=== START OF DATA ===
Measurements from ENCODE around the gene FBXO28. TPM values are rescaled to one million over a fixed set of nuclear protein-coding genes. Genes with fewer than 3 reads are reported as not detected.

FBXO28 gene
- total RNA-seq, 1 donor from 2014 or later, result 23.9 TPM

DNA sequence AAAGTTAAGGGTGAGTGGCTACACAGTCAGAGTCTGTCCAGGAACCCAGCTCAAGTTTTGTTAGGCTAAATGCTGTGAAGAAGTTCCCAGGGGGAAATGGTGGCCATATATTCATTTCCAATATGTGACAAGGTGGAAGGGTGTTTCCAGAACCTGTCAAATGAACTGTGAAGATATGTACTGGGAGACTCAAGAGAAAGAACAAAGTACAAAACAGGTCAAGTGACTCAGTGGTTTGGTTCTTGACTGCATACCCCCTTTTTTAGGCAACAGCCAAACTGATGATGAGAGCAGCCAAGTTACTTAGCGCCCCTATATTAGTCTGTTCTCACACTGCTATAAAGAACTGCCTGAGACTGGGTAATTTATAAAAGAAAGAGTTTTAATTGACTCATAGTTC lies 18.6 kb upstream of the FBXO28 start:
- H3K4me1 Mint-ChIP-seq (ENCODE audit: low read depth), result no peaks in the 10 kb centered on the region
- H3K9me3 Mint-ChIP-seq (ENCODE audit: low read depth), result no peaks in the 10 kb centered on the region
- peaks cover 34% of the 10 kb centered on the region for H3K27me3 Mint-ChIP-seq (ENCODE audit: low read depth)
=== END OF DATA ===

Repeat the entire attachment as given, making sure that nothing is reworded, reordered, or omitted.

Measurements from ENCODE around the gene FBXO28. TPM values are rescaled to one million over a fixed set of nuclear protein-coding genes. Genes with fewer than 3 reads are reported as not detected.

FBXO28 gene
- total RNA-seq, 1 donor from 2014 or later, result 23.9 TPM

DNA sequence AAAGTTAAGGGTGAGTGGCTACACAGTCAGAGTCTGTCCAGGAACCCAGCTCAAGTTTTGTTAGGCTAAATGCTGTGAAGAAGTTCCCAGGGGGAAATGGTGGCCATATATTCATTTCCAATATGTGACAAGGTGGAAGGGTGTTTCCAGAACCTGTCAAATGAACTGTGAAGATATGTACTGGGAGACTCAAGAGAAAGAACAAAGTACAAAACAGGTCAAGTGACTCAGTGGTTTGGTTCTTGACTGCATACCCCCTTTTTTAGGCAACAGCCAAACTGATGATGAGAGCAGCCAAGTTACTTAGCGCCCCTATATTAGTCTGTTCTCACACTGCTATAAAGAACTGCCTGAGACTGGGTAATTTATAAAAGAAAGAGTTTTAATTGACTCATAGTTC lies 18.6 kb upstream of the FBXO28 start:
- H3K4me1 Mint-ChIP-seq (ENCODE audit: low read depth), result no peaks in the 10 kb centered on the region
- H3K9me3 Mint-ChIP-seq (ENCODE audit: low read depth), result no peaks in the 10 kb centered on the region
- peaks cover 34% of the 10 kb centered on the region for H3K27me3 Mint-ChIP-seq (ENCODE audit: low read depth)